Media Advisory: As Super Bowl Approaches, Steelers Mania Blitzes Across Carnegie Mellon Campus
Artists, Engineers, Musicians, Scientists All in for Big Game; CMU TV Studio Available for Interviews
Contact: Ken Walters / 412-268-1151 / email@example.comWhat: Football may be the most popular field of study this week at Carnegie Mellon University, which is usually known more for technology and the arts than the hurry-up offense and blind side blitzes. With Super Bowl XLV set for Sunday, Feb. 6, Carnegie Mellon experts have some interesting perspectives on the big game. Consider the following:
"Whatever It Takes" Highlights Steelers Culture Since training camp, CMU's Miller Gallery has been presenting "Whatever It Takes: Steelers Fan Collections, Rituals, and Obsessions," a first of its kind exhibit that looks at the ingenious methods Steelers fans use to construct their own personal and social identities in relation to the team. Jon Rubin and Astria Suparak, the curators of the exhibit, note that "Whatever It Takes" shows how Steelers fans brilliantly remix and meld the team's identity with their own through game-day rituals, Steelers dens, fan sites, costumes, tattoos, videos, Web shows, unlicensed merchandise and more. Fans can watch the Super Bowl at the Miller Gallery this Sunday. To view the exhibit, click here: http://millergallery.cfa.cmu.edu//exhibitions/whateverittakes/
The Nature of Sports Superstitions
If the Steelers don't win their seventh Lombardi trophy, whom will the fans blame? Green Bay may be favored to win, but how will their fans rationalize a loss if they don't? Social scientist Carey Morewedge, an assistant professor at Carnegie Mellon and an expert in judgment and decision-making, has published research that shows when something goes wrong, fans tend to blame external influences — other people or supernatural forces — but not when things go their way. For example, when a favored team loses, fans seem prone to believe that the referees were conspiring against their team or that the league is fixed. However, fans attribute their teams' victories to the talents and skills of the players.
Fans and Their Rituals
Do you have a lucky Steelers shirt that you have to wear to ensure the team is victorious? Or, maybe you have to watch the big game with a certain person and eat a specific food. Cognitive psychologist Michael J. Tarr can explain why fans believe rituals actually help their favorite team on the field. Tarr, a professor of cognitive neuroscience and co-director of the Center for the Neural Basis of Cognition, can also describe differences between fan and coach/player rituals.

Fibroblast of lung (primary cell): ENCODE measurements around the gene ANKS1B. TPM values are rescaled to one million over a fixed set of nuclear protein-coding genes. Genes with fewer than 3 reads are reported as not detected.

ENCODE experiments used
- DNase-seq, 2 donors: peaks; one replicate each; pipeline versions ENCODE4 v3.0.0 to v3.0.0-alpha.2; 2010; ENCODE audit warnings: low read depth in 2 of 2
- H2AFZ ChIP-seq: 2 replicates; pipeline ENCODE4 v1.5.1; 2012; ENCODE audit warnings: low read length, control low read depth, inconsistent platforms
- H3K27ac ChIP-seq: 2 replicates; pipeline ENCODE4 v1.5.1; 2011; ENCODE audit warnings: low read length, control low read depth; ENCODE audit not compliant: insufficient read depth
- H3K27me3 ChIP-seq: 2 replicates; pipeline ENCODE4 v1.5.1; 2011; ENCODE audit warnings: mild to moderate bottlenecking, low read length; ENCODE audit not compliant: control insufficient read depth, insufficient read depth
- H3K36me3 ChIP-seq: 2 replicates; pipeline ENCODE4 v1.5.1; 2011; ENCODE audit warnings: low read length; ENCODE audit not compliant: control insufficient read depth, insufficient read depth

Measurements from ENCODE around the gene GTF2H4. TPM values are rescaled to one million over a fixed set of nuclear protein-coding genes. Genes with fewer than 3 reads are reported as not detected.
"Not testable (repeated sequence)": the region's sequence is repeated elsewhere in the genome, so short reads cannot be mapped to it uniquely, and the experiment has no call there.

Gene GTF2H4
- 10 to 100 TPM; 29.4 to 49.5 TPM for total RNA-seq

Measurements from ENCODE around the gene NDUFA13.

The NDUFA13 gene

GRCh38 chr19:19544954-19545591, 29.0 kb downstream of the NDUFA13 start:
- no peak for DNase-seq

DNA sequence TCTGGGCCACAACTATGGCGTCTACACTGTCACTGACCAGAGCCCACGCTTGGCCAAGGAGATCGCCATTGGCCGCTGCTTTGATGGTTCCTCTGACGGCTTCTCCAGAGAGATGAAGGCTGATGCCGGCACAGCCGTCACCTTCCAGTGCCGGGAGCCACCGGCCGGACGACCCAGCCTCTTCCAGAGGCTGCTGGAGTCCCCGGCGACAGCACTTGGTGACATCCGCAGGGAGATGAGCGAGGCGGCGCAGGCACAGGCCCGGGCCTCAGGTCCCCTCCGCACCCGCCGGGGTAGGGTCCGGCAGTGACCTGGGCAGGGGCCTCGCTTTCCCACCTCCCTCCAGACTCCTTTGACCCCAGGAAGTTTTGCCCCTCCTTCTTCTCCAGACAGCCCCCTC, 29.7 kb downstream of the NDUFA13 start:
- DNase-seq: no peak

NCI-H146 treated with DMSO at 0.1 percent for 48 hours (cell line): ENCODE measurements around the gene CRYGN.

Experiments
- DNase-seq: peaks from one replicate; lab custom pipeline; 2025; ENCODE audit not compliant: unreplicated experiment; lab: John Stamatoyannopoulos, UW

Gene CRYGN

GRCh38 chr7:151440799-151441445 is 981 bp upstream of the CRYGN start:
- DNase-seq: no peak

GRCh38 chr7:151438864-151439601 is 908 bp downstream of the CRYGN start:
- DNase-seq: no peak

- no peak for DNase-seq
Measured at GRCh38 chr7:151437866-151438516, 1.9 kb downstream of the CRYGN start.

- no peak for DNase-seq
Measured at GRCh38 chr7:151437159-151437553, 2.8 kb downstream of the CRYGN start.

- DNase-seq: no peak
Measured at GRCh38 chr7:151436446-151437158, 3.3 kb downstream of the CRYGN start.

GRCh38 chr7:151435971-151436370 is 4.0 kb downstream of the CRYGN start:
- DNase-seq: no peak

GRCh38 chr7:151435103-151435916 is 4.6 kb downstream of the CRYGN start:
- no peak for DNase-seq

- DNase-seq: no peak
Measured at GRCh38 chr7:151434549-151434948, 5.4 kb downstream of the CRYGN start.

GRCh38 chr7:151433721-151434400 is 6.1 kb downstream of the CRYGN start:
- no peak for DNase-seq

Saving Your Voice for the Game
We're always hearing about the importance of crowd noise and its effects during the game. Douglas Ahlstedt, associate professor of voice and chairperson of Carnegie Mellon's Vocal Department, has tips for fans who want to have their voices in tip-top shape for the game. Want to scream into overtime? He can explain how.
New "Steelers Opera" Cheers Team on for Seventh Lombardi Trophy
And speaking of being in good voice, Ahlstedt, along with voice students from CMU, recently created his third "Steelers Opera." Together, they sang new words to the "Toreador" chorus of Bizet's "Carmen," which includes references to the team's players and coaches.
No Need for Review
Imagine the NFL playoffs with referees who don't make mistakes (and don't need to spend minutes under the hood reviewing replays). While human experience may never be replaced by computing, Carnegie Mellon engineering professor and football fanatic Priya Narasimhan and her research group are working on technology that will change officiating significantly. Through embedded GPS and accelerometer systems in footballs and gloves, Narasimhan, an associate professor of electrical and computer engineering, hopes to improve the accuracy of officiating in the future.
Just in time for the Steelers Super Bowl appearance, CMU alumnus and employee Tim Ruff wrote and performs the clever lyrics of "Walking in Pittsburgh," based on Marc Cohn's hit song "Walking in Memphis." Featuring references to the Steelers and all things Pittsburgh, Ruff's music video can be seen at http://www.youtube.com/watch?v=ELiRqFNdsW0.
CMU TV Studio: We can connect these experts to your outlet through Carnegie Mellon's new state-of-the-art TV studio. Working with Pittsburgh International Telecommunications (PIT), we offer domestic and international connectivity via satellite and fiber. PIT owns and operates one of the largest satellite facilities in the world. Please contact us for more information and to make arrangements.
Contact: Ken Walters, firstname.lastname@example.org, 412-268-1151
Pictured above at top is Denny DeLuca's Steelers Room from the "Whatever It Takes" exhibit at CMU's Miller Gallery. Below, Carnegie Mellon in Qatar celebrates the Steelers heading to the Super Bowl.